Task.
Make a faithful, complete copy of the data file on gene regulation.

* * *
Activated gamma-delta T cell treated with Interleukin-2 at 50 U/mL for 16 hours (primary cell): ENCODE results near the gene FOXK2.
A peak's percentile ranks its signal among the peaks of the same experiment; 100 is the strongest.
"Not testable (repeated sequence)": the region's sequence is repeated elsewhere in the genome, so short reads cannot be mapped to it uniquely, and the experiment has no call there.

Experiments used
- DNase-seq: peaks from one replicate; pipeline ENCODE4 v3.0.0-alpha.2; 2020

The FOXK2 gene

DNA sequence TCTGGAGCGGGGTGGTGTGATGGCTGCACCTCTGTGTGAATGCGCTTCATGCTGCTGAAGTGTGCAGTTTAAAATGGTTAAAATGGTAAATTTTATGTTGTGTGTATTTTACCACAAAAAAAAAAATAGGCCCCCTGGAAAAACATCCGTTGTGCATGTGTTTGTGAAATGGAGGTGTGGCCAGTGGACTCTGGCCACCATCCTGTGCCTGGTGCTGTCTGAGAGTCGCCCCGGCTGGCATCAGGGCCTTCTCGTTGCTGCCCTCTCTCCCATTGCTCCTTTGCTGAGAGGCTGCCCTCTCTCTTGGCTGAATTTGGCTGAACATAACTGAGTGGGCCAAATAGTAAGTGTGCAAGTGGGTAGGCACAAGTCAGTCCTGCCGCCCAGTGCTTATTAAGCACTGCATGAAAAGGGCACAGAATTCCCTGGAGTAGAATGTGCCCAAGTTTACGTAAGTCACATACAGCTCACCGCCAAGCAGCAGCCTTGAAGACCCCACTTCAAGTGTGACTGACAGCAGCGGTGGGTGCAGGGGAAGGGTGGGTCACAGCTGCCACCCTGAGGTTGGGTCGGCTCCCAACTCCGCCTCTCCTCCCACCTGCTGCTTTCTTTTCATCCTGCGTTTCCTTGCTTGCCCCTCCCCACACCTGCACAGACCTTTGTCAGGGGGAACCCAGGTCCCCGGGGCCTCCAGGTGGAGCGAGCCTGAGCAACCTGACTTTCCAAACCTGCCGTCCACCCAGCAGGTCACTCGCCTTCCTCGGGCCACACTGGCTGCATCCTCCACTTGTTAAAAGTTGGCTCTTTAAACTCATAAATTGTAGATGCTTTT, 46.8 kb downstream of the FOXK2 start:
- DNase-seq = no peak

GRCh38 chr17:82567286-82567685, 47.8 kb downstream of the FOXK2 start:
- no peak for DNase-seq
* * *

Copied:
Activated gamma-delta T cell treated with Interleukin-2 at 50 U/mL for 16 hours (primary cell): ENCODE results near the gene FOXK2.
A peak's percentile ranks its signal among the peaks of the same experiment; 100 is the strongest.
"Not testable (repeated sequence)": the region's sequence is repeated elsewhere in the genome, so short reads cannot be mapped to it uniquely, and the experiment has no call there.

Experiments used
- DNase-seq: peaks from one replicate; pipeline ENCODE4 v3.0.0-alpha.2; 2020

The FOXK2 gene

DNA sequence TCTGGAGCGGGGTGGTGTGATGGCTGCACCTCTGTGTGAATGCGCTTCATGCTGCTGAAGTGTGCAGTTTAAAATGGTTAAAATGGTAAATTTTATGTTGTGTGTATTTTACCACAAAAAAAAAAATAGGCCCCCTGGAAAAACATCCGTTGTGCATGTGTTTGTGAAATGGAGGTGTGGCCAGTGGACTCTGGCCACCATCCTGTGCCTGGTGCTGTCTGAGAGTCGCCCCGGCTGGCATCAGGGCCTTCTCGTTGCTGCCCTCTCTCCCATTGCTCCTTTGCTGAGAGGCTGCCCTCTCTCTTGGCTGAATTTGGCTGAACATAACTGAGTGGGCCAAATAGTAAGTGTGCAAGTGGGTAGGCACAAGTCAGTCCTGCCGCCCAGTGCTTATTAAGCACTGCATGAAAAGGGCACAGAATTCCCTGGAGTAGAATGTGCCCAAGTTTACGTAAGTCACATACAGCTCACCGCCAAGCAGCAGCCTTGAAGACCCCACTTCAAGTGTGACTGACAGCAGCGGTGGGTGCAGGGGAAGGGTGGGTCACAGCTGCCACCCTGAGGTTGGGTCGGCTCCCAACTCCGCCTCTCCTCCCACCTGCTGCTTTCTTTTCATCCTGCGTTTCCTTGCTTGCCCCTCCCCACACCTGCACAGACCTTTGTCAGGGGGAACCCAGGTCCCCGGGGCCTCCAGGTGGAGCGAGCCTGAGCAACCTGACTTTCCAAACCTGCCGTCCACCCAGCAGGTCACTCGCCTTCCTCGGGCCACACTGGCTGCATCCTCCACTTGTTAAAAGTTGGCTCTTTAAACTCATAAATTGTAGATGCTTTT, 46.8 kb downstream of the FOXK2 start:
- DNase-seq = no peak

GRCh38 chr17:82567286-82567685, 47.8 kb downstream of the FOXK2 start:
- no peak for DNase-seq